On the family front, I took my daughters to the Fairy Park just out of Geelong, our eldest had her end of year music concert, while my wife was successful in application to become assistant principal next year.
At work, I continued to balance the multiple roles of on-boarding new schools, supporting current schools and work through some of the issues associated with our workflows. The biggest challenge I find is that each party thinks you are their resource for the whole time, but we get by – just. I also attended the regional elearn meeting where I was lucky enough to touch base with Tony Richards and Kimberley Hall.
Personally, I listened to a few new albums from Elbow, Nils Frahm and Angel Olsen, but to be honest, I spent more time reading. I was inspired by something Philip Roth said, which Craig Mod quoted in his newsletter:
If you read a novel in more than two weeks you don’t read the novel really.
I am thinking that I have not really been reading then. Therefore, I wondered through Martin Lindstrom’s world of Small Data, reflected on Edward Snowden’s Permanent Record, returned to Clive Thompson’s Coders and also dived into Philip Glass’ memoir Words Without Music. With all this in mind, I have not really been doing a lot of long form writing, although I have a few drafts of things going.
Here then are the links that really stood out to me this month:
Jordan Baker reports on the proposed changes put forward by Geoff Masters in the NSW Curriculum Review Interim Report. Most importantly, this raised the question as to what the purpose of curriculum is.
Mal Lee and Roger Broadie unpack the difference between driving initial change and sustaining it for the long term.
Sean Michael Morris unpacks the challenges associated with learning in online communities.
Ben Williamson disassembles the growing world of social and emotional learning.
Val Margarit discusses the six steps she uses for encouraging heutagogical learning environments.
Autumm Caines and Erin Glass discuss data privacy and the importance of educating students about the topic.
Charles Duhigg takes a deep dive into the world of Amazon, including day one thinking, relentless improving, copying culture and the spectre of anti-trust.
Anushka Asthana and Alex Hern discuss the censorship associated with social video app TikTok and its timeless algorithmic feed.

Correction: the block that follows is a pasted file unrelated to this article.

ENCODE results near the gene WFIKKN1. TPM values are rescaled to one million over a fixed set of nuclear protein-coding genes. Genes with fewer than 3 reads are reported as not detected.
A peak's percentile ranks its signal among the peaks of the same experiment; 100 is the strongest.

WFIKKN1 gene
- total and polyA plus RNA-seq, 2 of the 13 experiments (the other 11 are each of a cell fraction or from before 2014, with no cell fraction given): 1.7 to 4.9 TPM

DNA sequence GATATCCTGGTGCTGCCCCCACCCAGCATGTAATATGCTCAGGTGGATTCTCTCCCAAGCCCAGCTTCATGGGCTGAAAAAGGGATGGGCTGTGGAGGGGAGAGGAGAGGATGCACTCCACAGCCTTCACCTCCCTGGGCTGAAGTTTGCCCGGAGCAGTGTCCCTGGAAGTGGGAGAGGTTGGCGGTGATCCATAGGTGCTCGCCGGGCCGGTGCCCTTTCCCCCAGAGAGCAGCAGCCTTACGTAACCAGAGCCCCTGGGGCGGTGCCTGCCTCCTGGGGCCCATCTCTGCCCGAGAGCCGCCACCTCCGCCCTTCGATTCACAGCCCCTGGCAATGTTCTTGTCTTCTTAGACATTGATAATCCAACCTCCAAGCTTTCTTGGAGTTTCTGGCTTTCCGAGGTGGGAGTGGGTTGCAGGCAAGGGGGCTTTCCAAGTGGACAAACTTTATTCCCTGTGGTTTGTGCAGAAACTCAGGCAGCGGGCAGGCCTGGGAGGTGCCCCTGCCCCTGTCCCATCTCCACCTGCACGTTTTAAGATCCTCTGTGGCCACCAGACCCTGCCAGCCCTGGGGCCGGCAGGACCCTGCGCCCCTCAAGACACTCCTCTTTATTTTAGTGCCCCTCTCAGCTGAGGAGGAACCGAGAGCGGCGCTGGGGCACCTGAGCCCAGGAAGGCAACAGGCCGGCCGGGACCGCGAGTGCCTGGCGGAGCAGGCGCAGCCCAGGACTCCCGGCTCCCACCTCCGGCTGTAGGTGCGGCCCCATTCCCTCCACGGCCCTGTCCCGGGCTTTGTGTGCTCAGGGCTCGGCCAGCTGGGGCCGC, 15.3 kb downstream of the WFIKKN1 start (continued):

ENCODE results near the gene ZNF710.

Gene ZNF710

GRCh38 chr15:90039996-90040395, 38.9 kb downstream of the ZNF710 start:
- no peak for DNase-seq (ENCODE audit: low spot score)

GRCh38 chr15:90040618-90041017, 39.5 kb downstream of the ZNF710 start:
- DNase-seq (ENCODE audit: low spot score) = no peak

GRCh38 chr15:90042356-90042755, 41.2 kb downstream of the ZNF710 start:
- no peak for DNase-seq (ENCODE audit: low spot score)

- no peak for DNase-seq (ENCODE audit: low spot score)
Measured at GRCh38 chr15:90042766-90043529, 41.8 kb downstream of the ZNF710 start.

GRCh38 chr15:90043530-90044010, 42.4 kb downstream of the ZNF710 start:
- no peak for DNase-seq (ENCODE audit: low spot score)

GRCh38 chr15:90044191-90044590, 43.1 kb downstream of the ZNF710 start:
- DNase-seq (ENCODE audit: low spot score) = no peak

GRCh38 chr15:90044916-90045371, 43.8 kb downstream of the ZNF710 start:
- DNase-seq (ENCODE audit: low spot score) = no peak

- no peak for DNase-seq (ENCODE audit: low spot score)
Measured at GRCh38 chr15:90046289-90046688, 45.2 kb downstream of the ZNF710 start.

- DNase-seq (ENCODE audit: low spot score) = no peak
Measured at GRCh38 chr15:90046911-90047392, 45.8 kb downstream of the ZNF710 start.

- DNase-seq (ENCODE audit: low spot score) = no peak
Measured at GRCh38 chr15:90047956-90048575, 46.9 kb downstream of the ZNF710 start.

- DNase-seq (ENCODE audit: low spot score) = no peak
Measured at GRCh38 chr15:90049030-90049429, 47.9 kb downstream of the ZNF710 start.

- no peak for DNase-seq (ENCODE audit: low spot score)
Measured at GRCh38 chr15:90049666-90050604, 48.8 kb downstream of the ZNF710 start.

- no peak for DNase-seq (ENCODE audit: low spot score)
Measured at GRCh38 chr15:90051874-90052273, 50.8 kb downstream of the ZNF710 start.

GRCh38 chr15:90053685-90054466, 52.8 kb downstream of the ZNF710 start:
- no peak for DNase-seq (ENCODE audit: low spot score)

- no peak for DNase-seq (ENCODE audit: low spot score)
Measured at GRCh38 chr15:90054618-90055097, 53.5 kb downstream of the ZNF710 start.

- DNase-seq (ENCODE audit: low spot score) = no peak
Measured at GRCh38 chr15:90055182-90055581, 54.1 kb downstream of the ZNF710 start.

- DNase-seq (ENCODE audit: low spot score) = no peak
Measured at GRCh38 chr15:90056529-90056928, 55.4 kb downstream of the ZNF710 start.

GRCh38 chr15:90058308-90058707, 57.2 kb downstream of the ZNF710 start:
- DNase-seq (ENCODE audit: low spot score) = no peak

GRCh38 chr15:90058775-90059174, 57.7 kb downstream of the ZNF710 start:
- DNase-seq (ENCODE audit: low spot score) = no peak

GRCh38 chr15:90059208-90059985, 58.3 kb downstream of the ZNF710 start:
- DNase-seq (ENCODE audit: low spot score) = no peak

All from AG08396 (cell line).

Joan Donovan unpacks the history associated with memes.
Kaitlyn Tiffany explores the ever evolving world of newsletters.
Lydia Denworth argues that although people like Jean Twenge might be right about the impact of social media on health, correlation does not always equal conclusion. More research is required to better understand some of the nuances.
Kellie Riordan highlights five takeaways from the OzPod 2019 Conference.
Through a 5-part series, Gemma Pick documents the history of The Big Day Out from its early beginnings in the 90s to its capitulation in 2015.
Edwina Stott explores the strategy of scenario planning as a way of responding to the complex, complicated and often confounding futures.
Zach Hope provides a fascinating insight into the early years of Melbourne where some houses were buried in an effort to raise the swampy areas.
A million people are jailed at China’s gulags. I managed to escape. Here’s what really goes on inside
David Stavrou paints a picture of life inside of a Xinjiang ‘reeducation’ camp. This is based on a testimony provided by Sayragul Sauytbay, a teacher who escaped from China and was granted asylum in Sweden.
Annika Smethurst provides a sobering account of life after the Australia Federal Police’s raids and what is on the line when reporting on the government and security.
William Softky explains how vinyl is better than digital music.
Read Write Respond #046
So that was October for me, how about you? As always, happy to hear.
Cover Image via JustLego101